Appalachia Appalachian Food

Persimmon Bread

The best asian persimmon bread recipe
Since Wofford College is in Jim Casada’s neck of the woods, he came to watch the show we did there at the end of October. Even better than that, he came carrying gifts-two baskets of Asian Persimmons from the trees in his yard.

Asian persimmons have to be soft too

The only persimmons I had ever eaten were the ones that grow wild around my mountain holler. Jim explained to me the persimmons he gave me needed to be soft and squishy before eaten, just like the wild ones.

How to make persimmon bread

I wanted to make a bread or muffin with some of the persimmons once they were ripe. I stumbled upon James Beard’s recipe on this blog. You can jump over and print the recipe out if you’d like. The only changes I made were: using apple juice instead of alcohol, I used only 2 cups of sugar, and I used a mixture of raisins and craisins for the fruit.

The bread is delicious-it’s very dense and moist and goes perfectly with a hot cup of coffee or a cold glass of milk. I’m positive you could make the recipe with the persimmons that grow throughout Appalachia and beyond. But wow are the Asian variety easier to fool with-so much bigger and no seed to worry about either!

Tipper

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17 Comments

  • Reply
    Mary Lou McKillip
    November 12, 2016 at 1:02 pm

    Tipper,
    We had only forty persimmons last year and this year we had 35 gallons on one tree ..Lady our Puppy ruined our other tree when she was little and boy did she love to eat them when they ripened. I am planning on making persimmons bread for Thanksgiving. I have canned them like applesauce and made cookie with them. Truman got our trees in Texas, so many people here in the mountain only saw wild persimmons. We have shared these with so many others and I think I am going to cann some. Thanks for sharing the bread reciept with us. I would imagion a cup of brown sugar would be good in them as well.(cut the heat back of cource with all the butter.
    Mary Lou McKillip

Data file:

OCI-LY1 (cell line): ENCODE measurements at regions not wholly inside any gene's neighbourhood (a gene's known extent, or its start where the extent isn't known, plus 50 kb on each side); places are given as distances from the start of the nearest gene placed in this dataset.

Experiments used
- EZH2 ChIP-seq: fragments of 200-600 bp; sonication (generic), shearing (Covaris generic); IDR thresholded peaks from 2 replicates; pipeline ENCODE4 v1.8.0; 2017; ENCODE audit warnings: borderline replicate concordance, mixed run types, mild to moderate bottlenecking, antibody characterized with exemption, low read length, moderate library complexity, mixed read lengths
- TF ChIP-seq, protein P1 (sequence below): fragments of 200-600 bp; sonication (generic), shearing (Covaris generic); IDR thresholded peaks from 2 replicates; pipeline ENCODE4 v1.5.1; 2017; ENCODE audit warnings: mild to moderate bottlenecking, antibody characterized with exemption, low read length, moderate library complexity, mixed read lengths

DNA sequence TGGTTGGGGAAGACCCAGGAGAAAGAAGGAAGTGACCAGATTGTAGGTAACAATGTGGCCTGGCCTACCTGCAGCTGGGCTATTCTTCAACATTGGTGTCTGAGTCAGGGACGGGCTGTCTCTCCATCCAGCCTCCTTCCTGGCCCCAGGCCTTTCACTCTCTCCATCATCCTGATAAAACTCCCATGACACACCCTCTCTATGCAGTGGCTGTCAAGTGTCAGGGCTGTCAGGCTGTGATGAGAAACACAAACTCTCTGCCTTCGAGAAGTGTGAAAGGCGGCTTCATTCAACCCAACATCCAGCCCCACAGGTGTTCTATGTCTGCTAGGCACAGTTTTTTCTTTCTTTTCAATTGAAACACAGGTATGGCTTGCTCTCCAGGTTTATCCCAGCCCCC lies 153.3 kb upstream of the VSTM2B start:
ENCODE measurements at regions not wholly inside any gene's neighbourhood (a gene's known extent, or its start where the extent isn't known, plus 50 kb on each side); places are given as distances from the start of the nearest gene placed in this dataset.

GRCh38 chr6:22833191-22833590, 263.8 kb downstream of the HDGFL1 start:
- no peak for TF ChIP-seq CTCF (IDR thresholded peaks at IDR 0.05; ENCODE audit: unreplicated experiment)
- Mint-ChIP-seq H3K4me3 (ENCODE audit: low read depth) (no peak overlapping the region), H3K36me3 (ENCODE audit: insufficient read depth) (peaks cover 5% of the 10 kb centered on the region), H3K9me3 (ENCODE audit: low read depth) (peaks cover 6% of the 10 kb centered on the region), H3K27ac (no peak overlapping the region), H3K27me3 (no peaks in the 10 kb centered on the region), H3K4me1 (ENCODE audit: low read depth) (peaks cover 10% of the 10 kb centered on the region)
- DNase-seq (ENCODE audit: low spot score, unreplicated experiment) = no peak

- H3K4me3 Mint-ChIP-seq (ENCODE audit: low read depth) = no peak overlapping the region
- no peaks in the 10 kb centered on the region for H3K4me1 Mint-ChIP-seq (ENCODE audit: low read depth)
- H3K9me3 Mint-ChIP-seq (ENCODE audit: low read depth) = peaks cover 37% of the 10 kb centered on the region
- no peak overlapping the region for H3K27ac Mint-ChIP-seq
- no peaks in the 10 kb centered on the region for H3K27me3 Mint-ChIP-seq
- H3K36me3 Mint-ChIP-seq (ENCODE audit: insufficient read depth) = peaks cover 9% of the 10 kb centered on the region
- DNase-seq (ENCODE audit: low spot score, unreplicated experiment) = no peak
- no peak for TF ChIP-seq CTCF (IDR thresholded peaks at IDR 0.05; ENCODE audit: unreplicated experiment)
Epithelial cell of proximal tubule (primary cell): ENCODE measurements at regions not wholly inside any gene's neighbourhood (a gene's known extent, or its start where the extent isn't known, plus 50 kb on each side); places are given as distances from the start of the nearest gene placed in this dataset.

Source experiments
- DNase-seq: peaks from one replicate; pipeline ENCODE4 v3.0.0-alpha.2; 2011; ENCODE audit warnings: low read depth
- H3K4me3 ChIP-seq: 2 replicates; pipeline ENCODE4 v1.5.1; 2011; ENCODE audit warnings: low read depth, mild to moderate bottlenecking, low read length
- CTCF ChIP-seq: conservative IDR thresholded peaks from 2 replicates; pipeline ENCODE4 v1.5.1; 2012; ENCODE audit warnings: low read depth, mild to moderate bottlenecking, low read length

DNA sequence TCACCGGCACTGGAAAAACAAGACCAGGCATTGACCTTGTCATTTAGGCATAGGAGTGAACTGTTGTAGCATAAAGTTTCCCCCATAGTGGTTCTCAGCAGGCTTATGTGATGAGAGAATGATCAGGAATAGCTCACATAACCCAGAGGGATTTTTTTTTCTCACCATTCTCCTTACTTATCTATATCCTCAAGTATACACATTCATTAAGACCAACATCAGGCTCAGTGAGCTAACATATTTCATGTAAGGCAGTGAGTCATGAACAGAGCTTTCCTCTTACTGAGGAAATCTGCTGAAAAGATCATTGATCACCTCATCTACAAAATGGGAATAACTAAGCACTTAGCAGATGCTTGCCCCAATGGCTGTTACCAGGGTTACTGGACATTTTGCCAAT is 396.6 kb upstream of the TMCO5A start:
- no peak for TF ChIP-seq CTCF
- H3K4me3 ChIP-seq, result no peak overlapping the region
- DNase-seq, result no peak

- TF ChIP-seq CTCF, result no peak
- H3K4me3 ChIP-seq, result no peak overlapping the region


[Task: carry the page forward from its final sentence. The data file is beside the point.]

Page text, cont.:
• Reply
    Rev. RB
    November 7, 2016 at 11:20 pm

    I’ve never had a persimmon. It looks absolutely scrumptious.
    We’re getting a cold snap here in the NC sand hills. Don’t know if this is REAL fall settling in, or if an Indian Summer will roll back through again.
    Such it is in NC, isn’t it. LOL
    God bless.
    RB
    <><

  • Reply
    David Templeton
    November 7, 2016 at 4:49 pm

    Persimmon pulp is a staple in our house. We always have a supply in the freezer. We make persimmon pudding, persimmon cookies and other things. Our favorite is persimmon cheesecake. Oh, what a delicacy.
    Always a treat to see a Jim Casada article on your site, Tipper.

  • Reply
    Jim Casada
    November 7, 2016 at 11:42 am

    Tipper–For B. Ruth and other readers who wondered about the types of Asian persimmons. I have one Fuyu tree (persimmons are somewhat flat in shape and slightly larger than my other tree, which is a Hachiya (fruit is oblong and somewhat egg-shaped). There are several other varieties as well.
    You can find the trees through various on-line speciality growers. I think I got mine from Ison’s, which is best known for its muscadine grapes.
    I should have noted that the fruit is fine eaten raw (like wild persimmons though, just be sure it’s ripe).
    Jim Casada
    P. S. At some point I want to try a persimmon custard. If you or readers have suggestions, they would be most welcome.

  • Reply
    Ann Applegarth
    November 7, 2016 at 11:34 am

    My son in California sends me persimmons every Christmas!

  • Reply
    Ken
    November 7, 2016 at 11:03 am

    Tipper,
    HAPPY BIRTHDAY TO BILLY GRAHAM ON HIS 98TH BIRTHDAY!
    That was a nice gift Jim brought you. I remember when I was little and posseum hunting in that big field above the house, daddy showed me and my brother those
    wild Persimmons to eat. He also said if they weren’t ripe, they’ed make a pig squeel.
    Those wildfires are everywhere! It’s hard to breathe of the mornings and I saw suit all over my Jeep as I got in to come to work. I noticed cars with their headlights on this morning and the Sun was very dim. My friend was trout fishing yesterday and saw 4 helicopters in a line pouring water from those Giant Buckets they filled from Nantahala Lake. The mountains are on fire across from the Nantahala Quarry and it’s steeper than a Mule’s Face…Ken

  • Reply
    Ed Ammons
    November 7, 2016 at 10:45 am

    I worked for a wholesale grocery distributor for almost forty years and have known about Asian persimmons for most of that time. Yes, they are bigger and easier to work with but I am repulsed by them as much as their smaller native cousins. I realize it’s something wrong with me but nonetheless I can’t bring myself to eat it. It’s not a phobia, I am not afraid of them. It’s just they have a color and texture I don’t prefer. Pumpkin, winter squash, sweet potatoes and cooked carrots all fall in the same category.
    The wild persimmon trees around here are absolutely limb breaking with fruit. Possums are going to have a field day. Bear and deer too but to a lesser extent. Black bears can climb but can’t get out on the limbs where best fruits hang. Poor deer have to wait until the fruit falls and then compete for it on the ground.

  • Reply
    Cheryl Soehl